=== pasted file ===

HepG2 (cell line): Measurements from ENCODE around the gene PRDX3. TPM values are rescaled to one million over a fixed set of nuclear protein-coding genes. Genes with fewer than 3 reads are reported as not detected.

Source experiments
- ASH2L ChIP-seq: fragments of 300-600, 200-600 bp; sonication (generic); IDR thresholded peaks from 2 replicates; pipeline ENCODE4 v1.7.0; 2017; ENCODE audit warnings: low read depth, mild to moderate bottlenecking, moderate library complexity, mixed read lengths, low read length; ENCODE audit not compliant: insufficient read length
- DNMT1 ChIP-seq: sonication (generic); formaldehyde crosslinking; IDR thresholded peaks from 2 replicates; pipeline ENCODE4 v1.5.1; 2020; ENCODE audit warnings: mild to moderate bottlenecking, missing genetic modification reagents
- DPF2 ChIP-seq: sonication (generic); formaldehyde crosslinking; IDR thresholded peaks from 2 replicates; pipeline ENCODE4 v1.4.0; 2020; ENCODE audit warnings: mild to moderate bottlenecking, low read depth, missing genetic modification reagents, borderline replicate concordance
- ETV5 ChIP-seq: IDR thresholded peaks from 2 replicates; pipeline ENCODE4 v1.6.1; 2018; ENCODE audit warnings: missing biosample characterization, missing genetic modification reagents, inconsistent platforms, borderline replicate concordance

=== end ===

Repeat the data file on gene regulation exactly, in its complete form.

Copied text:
HepG2 (cell line): Measurements from ENCODE around the gene PRDX3. TPM values are rescaled to one million over a fixed set of nuclear protein-coding genes. Genes with fewer than 3 reads are reported as not detected.

Source experiments
- ASH2L ChIP-seq: fragments of 300-600, 200-600 bp; sonication (generic); IDR thresholded peaks from 2 replicates; pipeline ENCODE4 v1.7.0; 2017; ENCODE audit warnings: low read depth, mild to moderate bottlenecking, moderate library complexity, mixed read lengths, low read length; ENCODE audit not compliant: insufficient read length
- DNMT1 ChIP-seq: sonication (generic); formaldehyde crosslinking; IDR thresholded peaks from 2 replicates; pipeline ENCODE4 v1.5.1; 2020; ENCODE audit warnings: mild to moderate bottlenecking, missing genetic modification reagents
- DPF2 ChIP-seq: sonication (generic); formaldehyde crosslinking; IDR thresholded peaks from 2 replicates; pipeline ENCODE4 v1.4.0; 2020; ENCODE audit warnings: mild to moderate bottlenecking, low read depth, missing genetic modification reagents, borderline replicate concordance
- ETV5 ChIP-seq: IDR thresholded peaks from 2 replicates; pipeline ENCODE4 v1.6.1; 2018; ENCODE audit warnings: missing biosample characterization, missing genetic modification reagents, inconsistent platforms, borderline replicate concordance